Semiconductor lasers contain a p-n junction which forms a diode, and this junction functions as the active medium of the laser. Such devices, which are also referred to as laser diodes, are typically constructed from materials such as gallium arsenide and aluminum gallium arsenide alloys. The efficiency of such lasers in converting electrical power to output radiation is relatively high and, for example, can be in excess of 40 percent.

The use of flashlamps, light-emitting diodes (as used herein, this term includes superluminescent diodes and superluminescent diode arrays) and laser diodes (as used herein, this term includes laser diode arrays) to optically pump or excite a solid lasant material is well-known. Lasant materials commonly used in such solid state lasers include crystalline or glassy host materials into which an active material, such as trivalent neodymium ions, is incorporated. Highly suitable solid lasant materials include substances wherein the active material is a stoichiometric component of the lasant material. Such stoichiometric materials include, for example, neodymium pentaphosphate, neodymium aluminum borate and lithium neodymium tetraphosphate. Detailed summaries of conventional solid lasant materials are set forth in the CRC Handbook of Laser Science and Technology, Vol. I, M. J. Weber, Ed., CRC Press, Inc., Boca Raton, Florida, 1982, pp. 72-135 and by A. A. Kaminskii in Laser Crystals, Vol. 14 of the Springer Series in Optical Sciences, D. L. MacAdam, Ed., Springer-Verlag, New York, N.Y., 1981. Conventional host materials for neodymium ions include glass, yttrium aluminum garnet (Y3 Al5 O12, referred to as YAG), YAlO3 referred to as YALO), LiYF4 (referred to as YLF), gadolinium gallium garnet (Gd3 Ga5 O12, referred to as GGG) and gadolinium scandium gallium garnet (Gd3 Sc2 Ga3 O12, referred to as GSGG). By way of example, when neodymium-doped YAG is employed as the lasant material in an optically-pumped solid state laser, it can be pumped by absorption of light having a wavelength of about 808 nm and can emit light having a wavelength of 1064 nm.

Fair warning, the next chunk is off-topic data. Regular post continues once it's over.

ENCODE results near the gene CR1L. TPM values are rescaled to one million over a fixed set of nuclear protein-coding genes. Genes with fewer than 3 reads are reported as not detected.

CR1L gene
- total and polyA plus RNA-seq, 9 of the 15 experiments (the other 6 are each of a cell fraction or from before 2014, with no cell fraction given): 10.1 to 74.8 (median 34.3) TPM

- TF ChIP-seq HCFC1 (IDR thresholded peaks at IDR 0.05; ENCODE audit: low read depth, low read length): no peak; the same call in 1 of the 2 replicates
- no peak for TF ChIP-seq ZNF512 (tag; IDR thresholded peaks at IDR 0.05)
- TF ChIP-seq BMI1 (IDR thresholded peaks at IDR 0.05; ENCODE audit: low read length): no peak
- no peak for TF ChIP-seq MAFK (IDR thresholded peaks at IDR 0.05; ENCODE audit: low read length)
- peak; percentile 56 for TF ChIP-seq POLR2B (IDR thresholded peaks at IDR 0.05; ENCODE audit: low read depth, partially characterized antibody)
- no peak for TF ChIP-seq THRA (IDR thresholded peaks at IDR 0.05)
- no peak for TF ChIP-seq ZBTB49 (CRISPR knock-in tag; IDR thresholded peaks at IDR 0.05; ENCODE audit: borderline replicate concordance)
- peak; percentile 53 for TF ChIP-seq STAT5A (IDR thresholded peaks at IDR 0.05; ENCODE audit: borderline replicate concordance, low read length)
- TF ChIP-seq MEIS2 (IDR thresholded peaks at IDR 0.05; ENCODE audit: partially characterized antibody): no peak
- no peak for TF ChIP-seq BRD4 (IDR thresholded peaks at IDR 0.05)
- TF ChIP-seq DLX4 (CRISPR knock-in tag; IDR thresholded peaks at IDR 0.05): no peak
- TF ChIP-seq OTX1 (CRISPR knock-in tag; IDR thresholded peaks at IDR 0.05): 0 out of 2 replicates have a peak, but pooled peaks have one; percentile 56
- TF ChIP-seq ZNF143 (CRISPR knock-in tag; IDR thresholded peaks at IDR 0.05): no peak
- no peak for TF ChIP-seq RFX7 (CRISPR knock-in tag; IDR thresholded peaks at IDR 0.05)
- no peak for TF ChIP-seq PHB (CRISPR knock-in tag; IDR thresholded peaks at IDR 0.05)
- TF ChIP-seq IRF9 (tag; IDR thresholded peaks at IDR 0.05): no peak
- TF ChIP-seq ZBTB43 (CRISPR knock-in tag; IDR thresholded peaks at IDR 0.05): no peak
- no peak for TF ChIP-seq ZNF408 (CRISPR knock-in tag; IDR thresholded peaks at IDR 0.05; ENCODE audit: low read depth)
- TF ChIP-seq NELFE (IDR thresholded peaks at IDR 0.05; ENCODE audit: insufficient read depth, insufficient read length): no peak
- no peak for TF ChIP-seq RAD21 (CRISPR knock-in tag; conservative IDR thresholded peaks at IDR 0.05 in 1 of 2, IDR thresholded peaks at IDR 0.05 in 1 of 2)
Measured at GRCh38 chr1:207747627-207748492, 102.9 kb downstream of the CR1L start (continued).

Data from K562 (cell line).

U.S. Pat. No. 3,624,545, issued to Ross on Nov. 30, 1971, describes an optically-pumped solid state laser composed of a YAG rod which is side-pumped by at least one semiconductor laser diode. Similarly, U.S. Pat. No. 3,753,145, issued to Chesler on Aug. 14, 1973, discloses the use of one or more light-emitting semiconductor diodes to end-pump a neodymium-doped YAG rod. The use of an array of pulsed laser diodes to end-pump a solid lasant material such as neodymium-doped YAG is described in U.S. Pat. No. 3,982,201, which was issued to Rosenkrantz et al. on Sept. 21, 1976. Finally, D. L. Sipes, Appl. Phys. Lett., Vol. 47, No. 2,1985, pp. 74-75, has reported that the use of a tightly focused semiconductor laser diode array to end pump a neodymium-doped YAG results in a high efficiency conversion of pumping radiation having a wavelength of 810 nm to output radiation having a wavelength of 1064 nm.